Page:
Since the wizard Wizord set up on Earth dealing out magical effects in exchange for sapphires his rule has been that he won’t deal in curses, love or war. Now, however, Ruby Stitch has her magic back, and she’s not as picky. Plenty of other people also have problems. Margaret, still a duck-billed platypus, has been abducted and imprisoned, Sizzajee is beginning to fear the Tigers invading his domain of Hole World, and Jaques Zacques seems to be disintegrating.

Only one of those matters changes in The Hole Damn World, which is very much a graphic novel holding pattern, Charles Soule and Ryan Browne confident after two previous volumes that they have our attention with a broadly demented cast. Silly Bee is a genuine triumph. Introduced in the previous Explosiontown, she’s a child able to bring people back to life, and an oasis of relative originality among the generic comedy fantasy comprising the rest of Curse Words. That’s because even amid the comedy moments she has a genuinely creepy quality, mixing childish innocence with demonic malevolence. If only the remainder of the cast exerted as much power.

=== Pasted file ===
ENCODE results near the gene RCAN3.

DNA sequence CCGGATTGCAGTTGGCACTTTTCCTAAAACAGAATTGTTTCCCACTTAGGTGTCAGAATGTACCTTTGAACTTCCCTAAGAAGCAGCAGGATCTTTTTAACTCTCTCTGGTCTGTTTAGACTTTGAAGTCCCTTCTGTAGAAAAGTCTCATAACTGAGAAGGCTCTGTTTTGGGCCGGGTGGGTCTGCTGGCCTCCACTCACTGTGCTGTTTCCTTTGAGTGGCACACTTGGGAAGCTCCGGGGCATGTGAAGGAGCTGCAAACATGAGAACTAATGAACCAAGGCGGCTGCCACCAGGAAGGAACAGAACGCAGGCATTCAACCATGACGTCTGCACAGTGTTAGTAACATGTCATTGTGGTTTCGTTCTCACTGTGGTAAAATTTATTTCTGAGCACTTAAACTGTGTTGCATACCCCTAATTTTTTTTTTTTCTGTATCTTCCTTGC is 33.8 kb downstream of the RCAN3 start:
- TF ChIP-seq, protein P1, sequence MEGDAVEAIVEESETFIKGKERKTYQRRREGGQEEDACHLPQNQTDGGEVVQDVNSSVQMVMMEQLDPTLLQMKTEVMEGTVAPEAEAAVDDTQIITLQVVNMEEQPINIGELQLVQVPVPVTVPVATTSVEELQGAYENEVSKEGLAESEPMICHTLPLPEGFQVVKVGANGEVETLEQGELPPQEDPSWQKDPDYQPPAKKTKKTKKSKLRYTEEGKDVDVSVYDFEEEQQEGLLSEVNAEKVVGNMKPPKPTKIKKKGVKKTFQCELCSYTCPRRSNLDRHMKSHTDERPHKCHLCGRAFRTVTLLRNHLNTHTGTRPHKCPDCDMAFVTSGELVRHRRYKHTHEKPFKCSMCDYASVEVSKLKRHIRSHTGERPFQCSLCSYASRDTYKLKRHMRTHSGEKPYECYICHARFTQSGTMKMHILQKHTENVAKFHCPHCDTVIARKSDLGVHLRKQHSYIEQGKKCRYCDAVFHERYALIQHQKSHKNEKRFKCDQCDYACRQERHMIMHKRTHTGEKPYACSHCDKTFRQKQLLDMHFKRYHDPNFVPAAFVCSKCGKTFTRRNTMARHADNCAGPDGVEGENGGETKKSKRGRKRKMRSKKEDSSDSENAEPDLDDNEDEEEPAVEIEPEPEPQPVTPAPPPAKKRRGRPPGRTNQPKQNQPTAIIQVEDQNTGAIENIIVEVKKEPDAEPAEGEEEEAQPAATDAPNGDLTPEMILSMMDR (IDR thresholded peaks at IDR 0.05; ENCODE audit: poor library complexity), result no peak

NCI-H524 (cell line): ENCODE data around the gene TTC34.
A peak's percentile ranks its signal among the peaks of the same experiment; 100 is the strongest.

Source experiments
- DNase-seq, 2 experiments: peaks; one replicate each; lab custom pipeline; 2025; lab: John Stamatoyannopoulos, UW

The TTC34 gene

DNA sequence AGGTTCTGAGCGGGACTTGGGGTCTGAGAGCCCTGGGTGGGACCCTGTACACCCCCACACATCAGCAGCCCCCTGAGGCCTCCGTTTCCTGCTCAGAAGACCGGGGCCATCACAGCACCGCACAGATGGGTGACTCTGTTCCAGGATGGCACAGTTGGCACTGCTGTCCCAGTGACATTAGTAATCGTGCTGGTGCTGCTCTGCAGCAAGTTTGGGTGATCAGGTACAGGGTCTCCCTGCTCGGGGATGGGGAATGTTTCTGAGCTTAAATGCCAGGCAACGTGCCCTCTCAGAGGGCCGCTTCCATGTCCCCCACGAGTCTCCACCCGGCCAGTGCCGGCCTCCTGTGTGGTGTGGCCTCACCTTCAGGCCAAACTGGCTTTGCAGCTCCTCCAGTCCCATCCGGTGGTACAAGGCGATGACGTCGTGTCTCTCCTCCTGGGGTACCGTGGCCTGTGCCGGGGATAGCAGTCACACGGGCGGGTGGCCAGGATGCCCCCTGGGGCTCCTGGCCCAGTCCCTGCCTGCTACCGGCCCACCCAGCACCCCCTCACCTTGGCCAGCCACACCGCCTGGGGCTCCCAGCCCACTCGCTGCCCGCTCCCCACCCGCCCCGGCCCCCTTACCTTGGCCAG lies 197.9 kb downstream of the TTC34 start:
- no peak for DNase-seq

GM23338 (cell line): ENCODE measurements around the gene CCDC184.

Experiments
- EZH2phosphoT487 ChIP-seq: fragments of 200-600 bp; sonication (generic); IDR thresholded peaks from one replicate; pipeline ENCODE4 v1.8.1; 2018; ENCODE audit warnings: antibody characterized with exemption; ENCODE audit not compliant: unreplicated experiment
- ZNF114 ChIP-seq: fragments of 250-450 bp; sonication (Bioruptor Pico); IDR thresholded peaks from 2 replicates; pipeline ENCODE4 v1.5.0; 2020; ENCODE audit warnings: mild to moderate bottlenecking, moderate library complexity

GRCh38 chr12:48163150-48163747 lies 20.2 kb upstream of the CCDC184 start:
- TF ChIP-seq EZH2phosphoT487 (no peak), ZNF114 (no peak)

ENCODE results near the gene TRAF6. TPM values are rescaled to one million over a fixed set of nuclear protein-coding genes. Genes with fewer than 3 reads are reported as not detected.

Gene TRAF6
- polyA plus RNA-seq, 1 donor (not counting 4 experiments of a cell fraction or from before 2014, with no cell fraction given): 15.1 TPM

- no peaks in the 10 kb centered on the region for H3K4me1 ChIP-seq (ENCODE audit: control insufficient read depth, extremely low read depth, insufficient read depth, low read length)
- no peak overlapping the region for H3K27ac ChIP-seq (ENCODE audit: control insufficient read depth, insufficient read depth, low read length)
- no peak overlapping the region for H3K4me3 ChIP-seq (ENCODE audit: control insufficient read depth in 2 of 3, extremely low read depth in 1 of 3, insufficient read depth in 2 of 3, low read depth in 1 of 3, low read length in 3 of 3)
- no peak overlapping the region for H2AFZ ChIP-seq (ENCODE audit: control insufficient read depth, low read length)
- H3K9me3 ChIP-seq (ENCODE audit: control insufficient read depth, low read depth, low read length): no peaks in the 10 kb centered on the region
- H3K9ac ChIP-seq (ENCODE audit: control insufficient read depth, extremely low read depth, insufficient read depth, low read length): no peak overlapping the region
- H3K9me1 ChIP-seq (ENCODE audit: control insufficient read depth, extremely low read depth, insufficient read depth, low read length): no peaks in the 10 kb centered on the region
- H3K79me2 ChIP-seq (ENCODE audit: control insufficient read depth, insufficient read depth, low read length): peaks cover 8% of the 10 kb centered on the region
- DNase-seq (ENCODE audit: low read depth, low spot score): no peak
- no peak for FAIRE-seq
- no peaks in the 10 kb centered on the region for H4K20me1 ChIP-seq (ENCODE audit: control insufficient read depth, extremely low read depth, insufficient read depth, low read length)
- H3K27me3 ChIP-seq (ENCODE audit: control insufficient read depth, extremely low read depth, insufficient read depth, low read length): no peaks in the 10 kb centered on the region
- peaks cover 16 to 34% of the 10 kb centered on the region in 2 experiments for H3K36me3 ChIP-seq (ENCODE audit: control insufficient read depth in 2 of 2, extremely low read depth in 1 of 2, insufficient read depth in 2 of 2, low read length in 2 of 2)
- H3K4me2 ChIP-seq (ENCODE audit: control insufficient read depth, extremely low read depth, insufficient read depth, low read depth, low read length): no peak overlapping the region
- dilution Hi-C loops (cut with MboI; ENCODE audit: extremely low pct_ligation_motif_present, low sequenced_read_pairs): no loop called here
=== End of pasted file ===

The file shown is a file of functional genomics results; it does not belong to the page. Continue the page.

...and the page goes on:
Matters of interest are that Wizord is now not the only source of magic in the world, and that a past mistake increasingly looks as if it’s going to come back to haunt him. Less pleasing is that the cast very rarely surprise in any way. Margaret has her secrets, and there’s some intrigue about that, but almost everyone else is one-dimensional, and the jokes are never as funny as they ought to be. Ruby Stitch needs to find parties to stock up on magic, and in the absence of any adult affairs she starts people dancing in the 7/11, and then invades a child’s birthday party. Perhaps it’s that Browne can’t sell them visually, but they don’t come across as the intended comedy highlights.

Plenty of people disagree. That Curse Words has filled three trade volumes to date and individual comics continue to be published indicates more than enough people find greater originality and creativity.